I have a list of answers for this question but there's one answer that might surprise you: We miss a general-purpose-easy-to-learn-easy-to-use programming language.
I think this answer might come as surprise to most people while considering the abundance of programming languages around us like Perl, Python, Ruby, PHP and others but I always felt there was something else missing. Looking back at history I would like to take a controversial example for this topic from the commercial world: The VB6 example. Sure it was a horrible horrible language but people actually used it for their every-day use. I used to see it all around - Windows people wrote utilities with it, wrote prototypes and in some cases even entire projects with it (god forbid!). People were happy with it and that's what really matters.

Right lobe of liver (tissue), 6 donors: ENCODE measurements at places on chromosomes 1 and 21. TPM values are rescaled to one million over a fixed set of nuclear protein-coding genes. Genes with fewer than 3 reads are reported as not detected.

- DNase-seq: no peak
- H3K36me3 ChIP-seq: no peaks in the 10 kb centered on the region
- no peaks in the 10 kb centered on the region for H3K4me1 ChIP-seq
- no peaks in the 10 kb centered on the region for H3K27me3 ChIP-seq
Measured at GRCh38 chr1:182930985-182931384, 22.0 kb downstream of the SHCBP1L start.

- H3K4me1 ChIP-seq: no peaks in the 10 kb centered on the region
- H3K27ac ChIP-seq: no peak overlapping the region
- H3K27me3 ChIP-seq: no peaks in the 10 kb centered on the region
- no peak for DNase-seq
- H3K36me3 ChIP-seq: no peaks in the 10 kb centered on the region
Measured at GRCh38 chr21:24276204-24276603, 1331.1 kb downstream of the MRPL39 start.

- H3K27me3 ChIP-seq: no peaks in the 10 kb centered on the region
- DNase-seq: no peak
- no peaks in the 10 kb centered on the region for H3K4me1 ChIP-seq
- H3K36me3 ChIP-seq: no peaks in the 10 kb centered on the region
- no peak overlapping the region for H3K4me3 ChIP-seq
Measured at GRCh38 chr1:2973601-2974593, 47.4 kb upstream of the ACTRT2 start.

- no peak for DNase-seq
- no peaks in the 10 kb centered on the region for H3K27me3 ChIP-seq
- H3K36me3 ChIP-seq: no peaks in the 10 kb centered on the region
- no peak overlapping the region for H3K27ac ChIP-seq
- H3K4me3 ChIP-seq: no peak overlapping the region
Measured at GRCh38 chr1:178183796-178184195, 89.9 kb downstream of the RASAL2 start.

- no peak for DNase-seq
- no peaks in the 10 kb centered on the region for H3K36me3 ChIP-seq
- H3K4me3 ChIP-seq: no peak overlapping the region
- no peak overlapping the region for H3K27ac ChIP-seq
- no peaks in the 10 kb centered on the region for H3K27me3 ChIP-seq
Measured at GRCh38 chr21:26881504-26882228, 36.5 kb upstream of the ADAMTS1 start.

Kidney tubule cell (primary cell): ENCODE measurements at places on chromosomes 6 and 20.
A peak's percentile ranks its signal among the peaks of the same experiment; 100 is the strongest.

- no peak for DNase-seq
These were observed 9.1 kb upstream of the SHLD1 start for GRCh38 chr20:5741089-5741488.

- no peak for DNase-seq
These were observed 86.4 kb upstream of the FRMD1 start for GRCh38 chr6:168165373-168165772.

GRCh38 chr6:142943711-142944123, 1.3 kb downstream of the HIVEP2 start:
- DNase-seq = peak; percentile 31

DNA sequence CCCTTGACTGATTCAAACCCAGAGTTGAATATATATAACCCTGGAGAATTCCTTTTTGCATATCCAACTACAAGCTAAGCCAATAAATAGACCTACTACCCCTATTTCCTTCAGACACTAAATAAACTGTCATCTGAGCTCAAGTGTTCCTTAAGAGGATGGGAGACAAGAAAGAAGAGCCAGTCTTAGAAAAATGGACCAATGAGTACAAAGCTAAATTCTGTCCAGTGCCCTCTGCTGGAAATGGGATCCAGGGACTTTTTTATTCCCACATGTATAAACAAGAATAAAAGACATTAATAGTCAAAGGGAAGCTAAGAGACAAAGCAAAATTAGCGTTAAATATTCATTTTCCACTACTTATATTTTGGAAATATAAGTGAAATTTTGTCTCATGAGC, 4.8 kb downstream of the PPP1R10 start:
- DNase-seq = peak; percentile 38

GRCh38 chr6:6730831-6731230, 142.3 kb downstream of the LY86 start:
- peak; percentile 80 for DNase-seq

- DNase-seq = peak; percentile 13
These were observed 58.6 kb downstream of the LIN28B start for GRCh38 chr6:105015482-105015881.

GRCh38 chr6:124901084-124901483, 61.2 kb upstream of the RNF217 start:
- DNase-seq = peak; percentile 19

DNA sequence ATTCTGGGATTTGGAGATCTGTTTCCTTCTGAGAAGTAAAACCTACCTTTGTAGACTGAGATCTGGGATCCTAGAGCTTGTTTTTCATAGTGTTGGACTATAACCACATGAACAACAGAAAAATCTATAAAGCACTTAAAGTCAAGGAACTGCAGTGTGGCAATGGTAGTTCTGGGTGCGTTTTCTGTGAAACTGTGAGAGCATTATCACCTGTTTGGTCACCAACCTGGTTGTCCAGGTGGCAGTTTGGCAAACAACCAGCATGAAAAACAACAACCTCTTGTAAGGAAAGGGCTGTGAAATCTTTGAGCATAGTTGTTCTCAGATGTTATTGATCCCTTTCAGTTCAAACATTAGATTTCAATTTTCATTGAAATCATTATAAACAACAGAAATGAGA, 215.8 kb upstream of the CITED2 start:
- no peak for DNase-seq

In the distant past I loved PHP so much that I used to have this "silly" idea that PHP should be used everywhere - on server side , on client side (because I used to think JS sucks), for shell scripts and even for GUI applications but my colleagues and friends used to dismiss this idea by saying PHP is good for server side scripting because it was designed for it and that's where it should stay. I guess they were right but the idea that one scripting language can and should be able to do everything was stuck in my mind. I was a good PHP developer but I never really got to know JS as well (and that's too bad) but since than a lot has happened.
- node.js (js in server side, check out npm - the nice package manager)
- express (js framework to write server side applications)
- mongodb (schema-less database, JS-like syntax for queries and JSON for results, very cool)
- backbone.js (popular framework for client side)
- JQuery (who doesn't know this one?)
- Twitter Bootstrap (related to CSS but awesome for lazy developers who still like their poorly designed web pages to look good)
I don't know if it's the one language to rule them all (mostly because I was wrong so many times before :-P) but I can tell you one thing: The developers community is big enough, The projects are alive. Lots of ready-to-use components with permissive licenses, lots of support (in stack overflow). bottom line: lots of fun.